Pluto's Basic Properties
* Controversial "ninth planet"
* No longer recognized by many astronomers as a planet
* Smaller and lower in mass than the other eight planets
* average distance from Sun 39.5 AU
* orbital period 248.54 yr
* mass = 0.0022 EM
* Radius = 0.182 ER
* 1 large moon (Charon)
* period of rotation 6.39 days
* eccentricity (elliptical) 0.248
* inclination of orbit 17.15°
For many decades Pluto has been known as the ninth planet. Discovered by Clyde Tombaugh in 1930, this object does not seem to fit any of the traditional catagories of the other members of the Solar System. It is far too low in density and distant from the Sun to be considered a terrestrial planet. It is much to small to be grouped with the jovian planets and has an orbit that is more eccentric and inclined to the plane of the Solar System than any of the other planets. It is too large to be a comet or and too icy to be an asteroid.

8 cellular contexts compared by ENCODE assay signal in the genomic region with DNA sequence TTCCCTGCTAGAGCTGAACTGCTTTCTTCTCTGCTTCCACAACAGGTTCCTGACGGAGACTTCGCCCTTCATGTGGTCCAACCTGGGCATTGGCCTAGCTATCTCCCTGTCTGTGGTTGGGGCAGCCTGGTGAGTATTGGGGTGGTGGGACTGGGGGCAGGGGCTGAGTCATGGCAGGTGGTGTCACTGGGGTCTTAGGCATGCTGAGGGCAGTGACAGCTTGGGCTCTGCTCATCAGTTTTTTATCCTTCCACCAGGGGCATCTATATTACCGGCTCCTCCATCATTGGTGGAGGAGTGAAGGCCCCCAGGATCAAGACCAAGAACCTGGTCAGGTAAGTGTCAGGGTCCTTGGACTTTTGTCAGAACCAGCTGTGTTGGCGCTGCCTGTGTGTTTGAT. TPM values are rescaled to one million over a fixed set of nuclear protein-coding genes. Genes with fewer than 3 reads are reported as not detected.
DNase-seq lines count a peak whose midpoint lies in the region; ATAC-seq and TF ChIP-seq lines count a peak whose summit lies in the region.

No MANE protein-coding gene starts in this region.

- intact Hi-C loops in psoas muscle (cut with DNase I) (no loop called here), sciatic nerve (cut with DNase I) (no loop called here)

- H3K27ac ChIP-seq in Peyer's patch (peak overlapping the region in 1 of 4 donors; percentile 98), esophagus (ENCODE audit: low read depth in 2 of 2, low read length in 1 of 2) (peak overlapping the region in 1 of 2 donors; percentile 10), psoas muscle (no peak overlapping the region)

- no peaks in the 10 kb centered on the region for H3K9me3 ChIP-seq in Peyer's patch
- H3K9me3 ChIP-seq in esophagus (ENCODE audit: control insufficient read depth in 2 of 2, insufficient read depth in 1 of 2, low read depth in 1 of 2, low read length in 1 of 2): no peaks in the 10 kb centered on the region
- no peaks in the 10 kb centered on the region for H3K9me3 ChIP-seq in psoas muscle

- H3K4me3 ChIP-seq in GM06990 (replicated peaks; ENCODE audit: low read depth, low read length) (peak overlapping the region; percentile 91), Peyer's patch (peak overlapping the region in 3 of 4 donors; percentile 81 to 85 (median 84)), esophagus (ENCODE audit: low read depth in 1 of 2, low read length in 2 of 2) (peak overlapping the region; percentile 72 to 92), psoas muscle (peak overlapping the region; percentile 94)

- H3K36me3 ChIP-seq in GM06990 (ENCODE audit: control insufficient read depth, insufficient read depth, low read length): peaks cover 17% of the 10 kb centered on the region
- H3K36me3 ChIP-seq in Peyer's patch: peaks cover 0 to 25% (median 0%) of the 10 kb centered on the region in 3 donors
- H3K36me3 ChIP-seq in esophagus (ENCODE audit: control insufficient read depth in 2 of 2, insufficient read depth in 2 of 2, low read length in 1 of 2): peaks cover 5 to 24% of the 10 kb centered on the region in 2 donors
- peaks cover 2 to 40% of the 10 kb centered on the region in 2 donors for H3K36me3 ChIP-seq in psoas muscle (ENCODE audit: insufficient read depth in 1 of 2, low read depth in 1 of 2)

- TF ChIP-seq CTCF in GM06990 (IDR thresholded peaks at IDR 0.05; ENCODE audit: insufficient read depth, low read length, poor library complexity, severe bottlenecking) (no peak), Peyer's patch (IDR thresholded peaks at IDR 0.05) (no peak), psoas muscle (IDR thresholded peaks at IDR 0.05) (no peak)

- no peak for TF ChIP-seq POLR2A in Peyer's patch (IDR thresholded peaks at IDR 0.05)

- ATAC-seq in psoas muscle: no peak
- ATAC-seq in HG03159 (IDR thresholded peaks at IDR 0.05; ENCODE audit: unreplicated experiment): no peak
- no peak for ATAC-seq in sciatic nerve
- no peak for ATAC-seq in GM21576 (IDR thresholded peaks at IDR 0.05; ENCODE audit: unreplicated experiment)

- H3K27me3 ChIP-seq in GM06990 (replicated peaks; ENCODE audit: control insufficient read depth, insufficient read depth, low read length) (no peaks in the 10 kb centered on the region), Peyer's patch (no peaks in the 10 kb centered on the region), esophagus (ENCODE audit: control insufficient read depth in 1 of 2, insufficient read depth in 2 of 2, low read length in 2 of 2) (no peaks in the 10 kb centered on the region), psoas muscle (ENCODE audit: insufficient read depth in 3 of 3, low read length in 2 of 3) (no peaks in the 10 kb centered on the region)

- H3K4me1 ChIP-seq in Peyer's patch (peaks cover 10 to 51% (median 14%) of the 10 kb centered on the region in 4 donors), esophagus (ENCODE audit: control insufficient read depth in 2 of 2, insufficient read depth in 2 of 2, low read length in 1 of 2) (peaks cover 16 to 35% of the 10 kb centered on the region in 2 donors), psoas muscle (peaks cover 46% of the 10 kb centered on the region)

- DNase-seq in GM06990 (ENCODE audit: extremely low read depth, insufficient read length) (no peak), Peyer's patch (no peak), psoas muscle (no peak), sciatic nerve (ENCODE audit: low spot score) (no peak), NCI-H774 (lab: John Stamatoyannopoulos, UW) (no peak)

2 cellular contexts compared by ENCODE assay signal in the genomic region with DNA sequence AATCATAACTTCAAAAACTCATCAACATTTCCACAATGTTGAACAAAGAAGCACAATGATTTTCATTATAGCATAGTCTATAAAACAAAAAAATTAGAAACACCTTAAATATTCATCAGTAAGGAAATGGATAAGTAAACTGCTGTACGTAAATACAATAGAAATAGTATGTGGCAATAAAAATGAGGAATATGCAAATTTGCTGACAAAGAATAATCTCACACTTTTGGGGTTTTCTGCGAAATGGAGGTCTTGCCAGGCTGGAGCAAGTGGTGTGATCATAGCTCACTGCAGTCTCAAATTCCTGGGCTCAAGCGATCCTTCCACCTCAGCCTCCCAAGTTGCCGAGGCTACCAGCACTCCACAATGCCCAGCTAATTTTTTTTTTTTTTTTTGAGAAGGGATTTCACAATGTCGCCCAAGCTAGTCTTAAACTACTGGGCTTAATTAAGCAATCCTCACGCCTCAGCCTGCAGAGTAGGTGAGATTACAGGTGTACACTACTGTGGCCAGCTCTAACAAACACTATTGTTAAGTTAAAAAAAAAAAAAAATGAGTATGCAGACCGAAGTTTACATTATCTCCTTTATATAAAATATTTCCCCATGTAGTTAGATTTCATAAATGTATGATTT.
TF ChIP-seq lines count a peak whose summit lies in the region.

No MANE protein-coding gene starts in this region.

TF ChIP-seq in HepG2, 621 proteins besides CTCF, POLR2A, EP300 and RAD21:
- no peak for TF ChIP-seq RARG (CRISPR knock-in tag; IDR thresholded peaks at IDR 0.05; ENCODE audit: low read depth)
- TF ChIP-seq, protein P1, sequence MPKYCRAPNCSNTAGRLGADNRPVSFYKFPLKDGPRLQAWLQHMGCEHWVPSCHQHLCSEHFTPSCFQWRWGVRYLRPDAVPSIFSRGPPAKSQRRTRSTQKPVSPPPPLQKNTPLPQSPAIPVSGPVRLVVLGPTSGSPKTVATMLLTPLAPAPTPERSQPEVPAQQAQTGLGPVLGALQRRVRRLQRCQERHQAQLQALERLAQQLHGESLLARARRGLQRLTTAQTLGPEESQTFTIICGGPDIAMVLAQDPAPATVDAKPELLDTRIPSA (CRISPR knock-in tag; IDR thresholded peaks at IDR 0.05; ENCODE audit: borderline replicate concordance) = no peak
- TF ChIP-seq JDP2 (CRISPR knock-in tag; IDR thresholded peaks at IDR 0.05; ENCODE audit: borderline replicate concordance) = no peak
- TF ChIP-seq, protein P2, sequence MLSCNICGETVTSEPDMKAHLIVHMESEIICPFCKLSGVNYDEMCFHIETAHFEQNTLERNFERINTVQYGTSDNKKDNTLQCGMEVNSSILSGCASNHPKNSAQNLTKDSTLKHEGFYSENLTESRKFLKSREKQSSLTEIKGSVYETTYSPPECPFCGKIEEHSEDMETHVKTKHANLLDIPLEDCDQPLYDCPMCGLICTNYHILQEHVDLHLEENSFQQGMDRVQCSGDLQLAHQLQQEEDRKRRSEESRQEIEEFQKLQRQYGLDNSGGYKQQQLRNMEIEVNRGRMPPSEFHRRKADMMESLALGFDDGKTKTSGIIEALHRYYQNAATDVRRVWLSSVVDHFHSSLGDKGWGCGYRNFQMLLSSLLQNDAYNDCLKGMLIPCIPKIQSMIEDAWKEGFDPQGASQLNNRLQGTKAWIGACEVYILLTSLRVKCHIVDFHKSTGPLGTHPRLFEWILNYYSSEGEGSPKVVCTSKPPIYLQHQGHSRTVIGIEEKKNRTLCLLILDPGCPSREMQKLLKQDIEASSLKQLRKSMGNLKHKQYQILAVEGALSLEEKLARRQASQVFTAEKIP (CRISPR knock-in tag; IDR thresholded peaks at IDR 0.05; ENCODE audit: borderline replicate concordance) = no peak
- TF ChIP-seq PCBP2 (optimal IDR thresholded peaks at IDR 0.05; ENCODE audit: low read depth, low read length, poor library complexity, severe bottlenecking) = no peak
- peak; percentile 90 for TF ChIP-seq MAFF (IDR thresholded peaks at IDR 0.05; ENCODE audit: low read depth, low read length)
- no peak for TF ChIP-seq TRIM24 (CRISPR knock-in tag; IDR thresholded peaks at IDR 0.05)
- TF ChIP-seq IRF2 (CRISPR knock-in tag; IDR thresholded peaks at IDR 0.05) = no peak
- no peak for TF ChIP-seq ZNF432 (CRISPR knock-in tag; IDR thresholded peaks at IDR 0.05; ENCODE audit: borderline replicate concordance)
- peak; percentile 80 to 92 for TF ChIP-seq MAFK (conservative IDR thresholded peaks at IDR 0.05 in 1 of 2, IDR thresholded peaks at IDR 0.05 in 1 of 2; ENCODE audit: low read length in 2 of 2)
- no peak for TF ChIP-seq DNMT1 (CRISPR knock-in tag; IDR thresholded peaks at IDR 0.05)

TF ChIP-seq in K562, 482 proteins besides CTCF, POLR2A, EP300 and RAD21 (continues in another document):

Since no spacecraft has ever visited Pluto the best photographs of the "planet" we have come from the Hubble Space Telescope (shown above). However, because of its similar properties (size, composition and atmosphere) to Neptune's moon Triton, Pluto is probably very close in appearance. Below is a rough computer rendering of Pluto using the data from the Hubble Space Telescope and the Voyager photographs of Triton.
The mass of Pluto is only 4% that of the next lightest planet Mercury, and 0.22% that of the Earth (its extremely low mass has been the basis for many astronomers to deny its status as a planet). The radius of Pluto is 18% that of Earth (2/3 that of the moon) and it has 165 times less volume than the Earth.
Pluto's orbit is highly eccentric (elliptical), moving closest to the Sun than Neptune during its perihelion and almost 50 times further from the Sun than Earth during its aphelion (furthest distance from...